- For the entering doctoral class of 2023, we would like to have at least 40% BIPOC students.
The Chair and the Executive Committee will take the following actions to increase the diversity of the faculty, retain faculty, adopt more inclusive standards for tenure & promotion, award merit more equitably, decrease salary inequity, and enhance community.
- Chair will work more regularly with Center for Research on Race and Ethnicity in Society.
- Chair will work to increase the role of History in the assessment, interviewing, and selection of CRRES fellows for Spring 2022.
- Chair will share CRRES applications with whole faculty, not just specialists in applicants’ field, Spring 2022.
- Department will accelerate consideration of current CRRES fellow from 2022-23 to 2021-22.
- Chair will initiate two-year speaker series, “New Directions in the History of Race & Ethnicity,” to bring potential strategic hires to Bloomington for multi-day visits. In 2021-22, appoint ad hoc oversight committee and invite first speakers. In 2022-23, invite second round of speakers.
- Chair will actively seek partnerships with other units for potential strategic hires.
The Executive Committee will ensure that diversity is a key consideration in framing hiring priorities for faculty vote, Spring 2022 & Spring 2023.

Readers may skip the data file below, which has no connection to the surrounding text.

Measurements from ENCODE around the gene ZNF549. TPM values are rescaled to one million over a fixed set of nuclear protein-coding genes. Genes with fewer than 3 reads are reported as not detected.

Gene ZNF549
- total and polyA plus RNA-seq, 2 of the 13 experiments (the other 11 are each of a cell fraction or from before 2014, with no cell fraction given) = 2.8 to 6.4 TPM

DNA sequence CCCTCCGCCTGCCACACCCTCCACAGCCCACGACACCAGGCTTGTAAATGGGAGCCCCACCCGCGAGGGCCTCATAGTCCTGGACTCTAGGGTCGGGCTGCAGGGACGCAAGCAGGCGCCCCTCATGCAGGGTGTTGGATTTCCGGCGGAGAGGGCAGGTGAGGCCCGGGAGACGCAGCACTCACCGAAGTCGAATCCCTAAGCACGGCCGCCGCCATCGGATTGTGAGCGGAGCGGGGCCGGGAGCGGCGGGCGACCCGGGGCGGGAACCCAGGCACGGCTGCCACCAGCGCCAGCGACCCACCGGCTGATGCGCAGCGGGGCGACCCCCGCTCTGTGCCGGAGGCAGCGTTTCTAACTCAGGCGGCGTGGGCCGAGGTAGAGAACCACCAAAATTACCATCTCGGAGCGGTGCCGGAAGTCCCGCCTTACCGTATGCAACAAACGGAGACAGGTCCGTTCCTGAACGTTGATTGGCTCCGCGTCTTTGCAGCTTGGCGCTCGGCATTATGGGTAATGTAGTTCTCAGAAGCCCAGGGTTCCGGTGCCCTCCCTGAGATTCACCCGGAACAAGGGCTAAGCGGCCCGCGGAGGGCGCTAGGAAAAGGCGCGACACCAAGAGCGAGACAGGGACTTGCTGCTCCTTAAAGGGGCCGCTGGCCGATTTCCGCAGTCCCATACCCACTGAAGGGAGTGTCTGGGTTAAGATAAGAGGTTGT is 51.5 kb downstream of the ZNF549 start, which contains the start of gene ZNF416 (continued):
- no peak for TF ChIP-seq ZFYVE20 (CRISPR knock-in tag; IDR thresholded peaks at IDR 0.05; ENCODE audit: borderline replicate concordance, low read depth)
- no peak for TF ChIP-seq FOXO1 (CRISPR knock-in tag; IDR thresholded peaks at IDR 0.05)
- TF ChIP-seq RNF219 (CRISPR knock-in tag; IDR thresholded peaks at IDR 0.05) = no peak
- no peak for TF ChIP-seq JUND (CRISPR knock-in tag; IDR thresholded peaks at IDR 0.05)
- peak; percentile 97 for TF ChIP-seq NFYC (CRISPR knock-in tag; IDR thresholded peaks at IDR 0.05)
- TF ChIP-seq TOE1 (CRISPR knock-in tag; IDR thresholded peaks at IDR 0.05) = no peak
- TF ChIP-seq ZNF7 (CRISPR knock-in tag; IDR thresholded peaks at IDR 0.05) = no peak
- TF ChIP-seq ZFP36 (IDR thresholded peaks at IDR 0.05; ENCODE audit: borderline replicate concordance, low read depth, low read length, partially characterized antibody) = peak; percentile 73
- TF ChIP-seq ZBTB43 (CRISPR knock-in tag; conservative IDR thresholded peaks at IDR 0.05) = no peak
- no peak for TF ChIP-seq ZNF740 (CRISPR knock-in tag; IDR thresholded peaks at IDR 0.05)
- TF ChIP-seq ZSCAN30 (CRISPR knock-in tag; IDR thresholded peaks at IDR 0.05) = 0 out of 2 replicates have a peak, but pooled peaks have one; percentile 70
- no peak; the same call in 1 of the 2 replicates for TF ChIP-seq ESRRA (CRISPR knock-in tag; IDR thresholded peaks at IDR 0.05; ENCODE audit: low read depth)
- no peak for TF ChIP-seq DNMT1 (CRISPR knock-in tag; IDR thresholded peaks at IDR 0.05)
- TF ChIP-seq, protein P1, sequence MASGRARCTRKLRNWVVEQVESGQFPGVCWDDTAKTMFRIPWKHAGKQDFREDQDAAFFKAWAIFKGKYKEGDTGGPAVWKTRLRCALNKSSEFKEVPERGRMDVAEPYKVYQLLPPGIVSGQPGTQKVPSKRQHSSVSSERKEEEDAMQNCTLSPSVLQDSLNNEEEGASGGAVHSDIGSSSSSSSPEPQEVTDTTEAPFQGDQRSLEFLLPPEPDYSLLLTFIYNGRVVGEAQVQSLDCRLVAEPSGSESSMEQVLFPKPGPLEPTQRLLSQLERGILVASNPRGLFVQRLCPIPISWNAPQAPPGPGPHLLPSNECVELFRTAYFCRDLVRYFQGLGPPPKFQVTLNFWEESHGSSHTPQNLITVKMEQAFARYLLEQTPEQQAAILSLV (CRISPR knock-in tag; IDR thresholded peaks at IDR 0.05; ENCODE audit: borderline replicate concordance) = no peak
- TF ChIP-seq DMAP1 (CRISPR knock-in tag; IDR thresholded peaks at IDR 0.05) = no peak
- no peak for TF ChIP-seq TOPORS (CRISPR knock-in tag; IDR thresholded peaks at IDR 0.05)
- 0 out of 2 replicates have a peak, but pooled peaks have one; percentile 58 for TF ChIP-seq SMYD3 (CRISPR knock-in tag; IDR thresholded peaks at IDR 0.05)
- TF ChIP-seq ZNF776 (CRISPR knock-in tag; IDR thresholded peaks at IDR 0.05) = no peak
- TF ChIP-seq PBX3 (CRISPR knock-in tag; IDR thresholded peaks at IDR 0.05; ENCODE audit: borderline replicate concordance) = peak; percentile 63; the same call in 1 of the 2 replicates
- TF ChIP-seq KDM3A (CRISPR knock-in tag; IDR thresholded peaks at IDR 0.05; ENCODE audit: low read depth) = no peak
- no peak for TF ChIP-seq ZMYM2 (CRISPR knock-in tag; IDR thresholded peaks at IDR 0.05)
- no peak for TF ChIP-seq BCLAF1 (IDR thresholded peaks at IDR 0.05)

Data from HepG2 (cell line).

Based on current policy, Chair will continue to work with search committees to ensure that they make maximal efforts to diversify candidate pools and to report those efforts to the faculty.
Diversity Statements in Searches
In Spring ’22, the Chair will explore how better to evaluated and incorporate candidates’ diversity statements in future searches.
Chair will strongly support the faculty retention efforts of the Executive Dean.
- Chair will work with and strongly support individual faculty petitions to the College for salary equity.
- Chair will work with Executive Committee to create broader strategy to achieve equitable salaries in the department, Spring 2022.
Executive Committee will reevaluate annual merit review policy, with particular concern for recognition of public facing work, and submit revised review criteria for faculty vote, early Spring 2022.
Tenure & Promotion